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Chapter 8

Ch. 8 - Soma Disso.pdf

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Department
Psychology
Course
PSYCH 2AP3
Professor
Richard B Day
Semester
Winter

Description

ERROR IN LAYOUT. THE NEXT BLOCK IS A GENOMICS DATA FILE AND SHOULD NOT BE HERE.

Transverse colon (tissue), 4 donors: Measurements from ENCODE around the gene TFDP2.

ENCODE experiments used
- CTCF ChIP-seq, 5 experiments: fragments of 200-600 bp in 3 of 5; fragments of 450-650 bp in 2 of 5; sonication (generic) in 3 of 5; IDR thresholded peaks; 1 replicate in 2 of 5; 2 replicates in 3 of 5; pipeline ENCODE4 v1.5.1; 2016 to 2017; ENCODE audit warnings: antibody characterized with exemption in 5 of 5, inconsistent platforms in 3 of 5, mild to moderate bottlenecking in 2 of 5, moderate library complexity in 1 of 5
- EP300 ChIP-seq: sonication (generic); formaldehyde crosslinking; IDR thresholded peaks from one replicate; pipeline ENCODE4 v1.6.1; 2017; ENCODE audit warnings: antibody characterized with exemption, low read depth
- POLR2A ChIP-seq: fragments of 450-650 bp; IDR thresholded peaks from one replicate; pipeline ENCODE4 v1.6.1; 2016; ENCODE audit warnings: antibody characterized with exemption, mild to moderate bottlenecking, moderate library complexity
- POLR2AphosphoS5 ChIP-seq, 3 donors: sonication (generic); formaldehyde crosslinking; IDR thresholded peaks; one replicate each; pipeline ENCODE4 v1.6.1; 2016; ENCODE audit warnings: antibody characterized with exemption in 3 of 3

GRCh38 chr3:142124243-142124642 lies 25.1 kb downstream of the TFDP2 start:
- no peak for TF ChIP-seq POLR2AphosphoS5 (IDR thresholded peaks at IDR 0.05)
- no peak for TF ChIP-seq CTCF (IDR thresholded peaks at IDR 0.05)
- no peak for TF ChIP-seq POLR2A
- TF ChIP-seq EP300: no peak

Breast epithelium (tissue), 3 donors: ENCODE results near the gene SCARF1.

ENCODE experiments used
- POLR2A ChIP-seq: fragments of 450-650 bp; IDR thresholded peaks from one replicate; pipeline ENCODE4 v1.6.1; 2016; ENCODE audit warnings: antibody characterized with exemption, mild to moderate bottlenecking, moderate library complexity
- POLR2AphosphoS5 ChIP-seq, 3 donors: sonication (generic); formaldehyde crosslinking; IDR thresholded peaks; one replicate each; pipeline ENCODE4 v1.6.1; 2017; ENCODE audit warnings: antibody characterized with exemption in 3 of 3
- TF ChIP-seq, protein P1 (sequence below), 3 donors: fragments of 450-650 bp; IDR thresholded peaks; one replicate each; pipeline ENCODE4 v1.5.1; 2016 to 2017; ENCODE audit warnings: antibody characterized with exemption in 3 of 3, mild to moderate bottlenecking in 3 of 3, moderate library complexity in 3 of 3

 Somatoform disorders Dissociative disorders  Physical symptoms and complaints  Disruptions in someone's consciousness, memory, without any evidence of physical identity or perception pathology  Mind can engage in complex mental activity in  Preoccupied with an aspect of their channels split off from or independent of conscious health, so there is impairment in awareness functioning  Often show implicit memory and implicit perceptions  Not faking and have no control over  Unaware processing in areas of memory and their symptoms perception Common in all cultural groups studied  Once under anxiety disorders, under neurosis  DSM 3 - became separate categories from anxiety  Hypochondriasis  Preoccupied with their fears of contracting a serious disease or that they have a disease, even though they don't o Not reassured by medical clearance  Misinterpret bodily signs and symptoms  Believe the thoughts are appropriate and reasonable  Epidemiology o 2 - 7% prevalence  Most common somatoform disorder o Equally common in men and women o Start at any age, but early adulthood is most common  Causalfactors o Past experiences with illness lead to the development of a set of dysfunctional assumptions about symptoms and diseases o Attentional bias for illness-related information - University of Regina o Look forconfirming evidence and discount disconfirming evidence that they are healthy o See themselves as weak and unable to tolerate effort or exercise o University of British Columbia  Secondary reinforcement and learning experiences via environmental factors  Although there is a genetic component to health anxiety, it is more strongly influenced by environmental factors  Treatment o CBT  Regular C and B stuff  Response prevention  Don't check your body and don't seek reassurance  The most health anxious people prefer CBT over meds  Brief Timeline  6- 16 sessions o SSRIs may also be short-term effective  Less preferred than CBT  SomatizationDisorder  Formerly known as Briquet's syndrome  Many different complaints of physical ailments over several years beginning before age 30  Seek out treatment or big impairment in functioning, not explained by medicine  Not intentionally produced or faked  Patient must also list 4 other symptom criteria  Four pain symptoms  Two gastrointestinal symptoms c. One sexual symptom d. One pseudoneurological symptom  Pain suggestive of a neurological condition  All criteria cannot be explained and if there is a real condition the complaints are in excess of the true symptoms  Difference between somatization and hypochondriasis o Similarity Difference Both are preoccupied with physical Convinced they have an organic disease - symptoms hypochondriasis Have symptoms Hypochondriasis = one or a few primary symptoms Somatization = multiple symptoms Epidemiology  o Begins in adolescence o 3 - 10 x more common in women o More in low SES o Lifetime prevalence = 0.2 - 2% in women and less than 0.2% in men o Usually chronic, but recent studies show a large number of spontaneous remission  Causalfactors o May run in families o Linkage between antisocial personality disorder in men and somatization disorder in women (p. 288)  May be linked via impulsivity trait o Interaction between personality, cognitive and learning variables  High in neuroticism  From certain families - models who complain of pain and receive care and avoid responsibility o Selectively attend to bodily sensations and see them as somatic symptoms  Catastrophize about minor bodily complaints o Think they are weak and unable to handle stress or physical activity o Elevated levels of cortisol  Did not show normal habituation to a psychological stressor  Cultural o Kirmayer and Young - McGill  Common in all cultural groups and societies studied  Differences may reflect:  Cultural styles of expressing distress  Cultural beliefs and practices  Culture's healthcare system  Treatment o Extremely difficult to treat o CBT may be very helpful if combined with medical management  Physician sees patient regularly and does exams on the new complaints  Avoids diagnostic tests and medications etc.  CBT works on better coping, adjustment and discourages illness related things  Reduce secondary gain they get from physicians and family  The most effective treatment to date does not decrease psychological stress o SSRI's may also be helpful  Pain disorder  Persistent and severe pain in one or more areas of the body  Note: pain is very real and can hurt a lot, and is a subjective experience  Acute or chronic  Two subtypes o Pain with only psychological (psychogenic) and pain with psychological and medical  Epidemiology o Prevalence is unknown  Diagnosed most in pain clinics o More frequent in women over men o Very often comorbid with anxiety and mood disorders (usually first)  Treatment o Easier to treat than somatization o CBT is very useful  Relaxation training  Support and validation the pain is real  Reinforce no-pain behaviours o Tricyclic antidepressants can help reduce pain intensity, independent of effecton mood  ConversionDisorder  La belle indifference only actually occurs in 30 - 50% of patients o Was used as a major diagnostic tool back in the day o Now thought this is equally common in all people with medical concerns  Feel they are victims of the symptoms  Past o Was one of several disorders grouped under the term hysteria o Freud  The anxiety threatens to become conscious, so it is unconsciously converted into a bodily disturbance  Allows the patient to express the conflict  Primary gain  Reduction in anxiety and intrapsychic conflict was the gain that maintained the condition  Still had many sources of secondary anxiety  Current o Physical symptoms give them an excuse to avoid stressful situations o Primary gain = escape or avoidance of a stressful situation o Secondary gain = sympathy and attention maintains the disability  Decreasing prevalence o 1 - 3% for clinical settings o General population estimated at 0.005% o 2 - 10 x more common in women o Why?  Advances in the medical field have facilitated the determination of organic causes for physical dysfunctions  Loses it's defensive function if it can be proven wrong with our current knowledge of physical problems  4 categories of symptoms o Sensory  Most often visual, auditory or feeling (anesthesia) o Motor  Aphonia = speech-related, talk only in a whisper though they can cough normally 3. Seizures 4. Mixed from the first 3  Virtually all the symptoms of conversion disorder can be temporarily reduced or reproduced by hypnotic suggestion  Diagnosis help  Fail to have all the symptoms of the disease  Selective nature of the dysfunction (i.e.. Sensory)  Symptoms can be removed during hypnosis  Treatment o No reinforcements for abnormal behaviours o Behavioural treatment for motor symptoms  10/10 regained their walking in 12 days and most maintained this for 2 years o Adding hypnosis may also be useful  Factitious disorder by proxy - Munchausen's Syndrome by Proxy o Person seeking medical help falsely reports or even induces symptoms in another person, usually a child o 10% of this form of child abuse may lead to death o Perpetrator (usually has a lot of knowledge) takes a long time to admit the truth  14 months o Very hard to diagnose for fear of legal trouble  Covert video surveillance of mother and child during hospitalizations  56% of the (23/41 suspected cases) were discovered via surveillance  Shouldconversiondisorderbe classifiedasa dissociativedisorder o Was classified together as subtypes of hysteria o In DSM 3 - which focused on behavioural disorders, it became categorized with somatoform disorder o Argue it should be with dissociative  The symptoms reported mimic neurological symptoms, just like dissociative do  Amnesia obviously occurs via the nervous system Also have disruptions in explicit perception and action   No conscious recognition they can hear or feel or walk or talk  Argue the central feature of dissociative should become 'disruption of normally integrated functions of consciousness  Bodydysmorphicdisorder  Obsessed with some perceived or imagined flaw or flaws in their appearance o Checking behaviours and avoidance is common (50% employment rate)  Reassurance about not having deficits from family never reassure them or temporary relief  Undergo plastic surgery and still are unhappy o 75% seek non psychiatric treatment  Focused on anything o Skin 73% Hair 56% Nose 37% Eyes 20% Legs 18% Face size/shape 12%   Muscle dysmorphic o Mostly seen in males o Desire for more muscles -->excessive weight lifting, high protein foods and steroids  Epidemiology o 1 - 2% of the general population o Up to 8% of people with depression o Equal in men and women o Adolescence onset  Relationship to OCD and eating disorders o OCD  Have obsessions and compulsions like OCD  Brain regions implicated overlap  Same treatments also work  Overlap in causes o Eating disorders  Body distortions in both  Why is it now being investigate? o Prevalence may have increased in recent years o Most people with this condition never seek psych help  Shame and secrecy o Disorder has received more media attention so more people seek help  Biopsychosocialapproach o Partly genetically based personality predisposition  Neuroticism o In sociocultural c